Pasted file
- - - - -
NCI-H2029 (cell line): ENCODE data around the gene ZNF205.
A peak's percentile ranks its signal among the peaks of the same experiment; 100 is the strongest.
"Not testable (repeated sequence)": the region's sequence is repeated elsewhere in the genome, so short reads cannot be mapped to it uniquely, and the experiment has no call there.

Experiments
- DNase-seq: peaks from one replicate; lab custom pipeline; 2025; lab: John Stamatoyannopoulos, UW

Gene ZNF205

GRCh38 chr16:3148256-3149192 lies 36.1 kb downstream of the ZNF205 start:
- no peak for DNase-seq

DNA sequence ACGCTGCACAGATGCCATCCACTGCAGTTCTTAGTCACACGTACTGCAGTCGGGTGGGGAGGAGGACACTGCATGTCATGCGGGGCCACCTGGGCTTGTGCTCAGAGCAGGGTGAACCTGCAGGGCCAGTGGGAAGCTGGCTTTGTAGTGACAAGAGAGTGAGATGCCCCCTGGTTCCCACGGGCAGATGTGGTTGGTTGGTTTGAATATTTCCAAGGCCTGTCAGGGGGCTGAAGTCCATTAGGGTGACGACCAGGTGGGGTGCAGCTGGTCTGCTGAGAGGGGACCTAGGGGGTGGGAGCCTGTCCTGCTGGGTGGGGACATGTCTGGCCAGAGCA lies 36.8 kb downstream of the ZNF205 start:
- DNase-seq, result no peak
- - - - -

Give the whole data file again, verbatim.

NCI-H2029 (cell line): ENCODE data around the gene ZNF205.
A peak's percentile ranks its signal among the peaks of the same experiment; 100 is the strongest.
"Not testable (repeated sequence)": the region's sequence is repeated elsewhere in the genome, so short reads cannot be mapped to it uniquely, and the experiment has no call there.

Experiments
- DNase-seq: peaks from one replicate; lab custom pipeline; 2025; lab: John Stamatoyannopoulos, UW

Gene ZNF205

GRCh38 chr16:3148256-3149192 lies 36.1 kb downstream of the ZNF205 start:
- no peak for DNase-seq

DNA sequence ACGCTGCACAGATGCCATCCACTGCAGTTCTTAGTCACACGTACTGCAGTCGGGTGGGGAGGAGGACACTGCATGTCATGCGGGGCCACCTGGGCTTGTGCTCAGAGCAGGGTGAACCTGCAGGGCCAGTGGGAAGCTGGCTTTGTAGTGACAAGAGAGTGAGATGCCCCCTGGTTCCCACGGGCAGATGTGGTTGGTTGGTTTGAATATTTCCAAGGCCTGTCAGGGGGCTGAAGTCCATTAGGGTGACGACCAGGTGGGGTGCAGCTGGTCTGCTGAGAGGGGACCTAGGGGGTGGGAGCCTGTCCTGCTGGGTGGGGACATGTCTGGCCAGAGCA lies 36.8 kb downstream of the ZNF205 start:
- DNase-seq, result no peak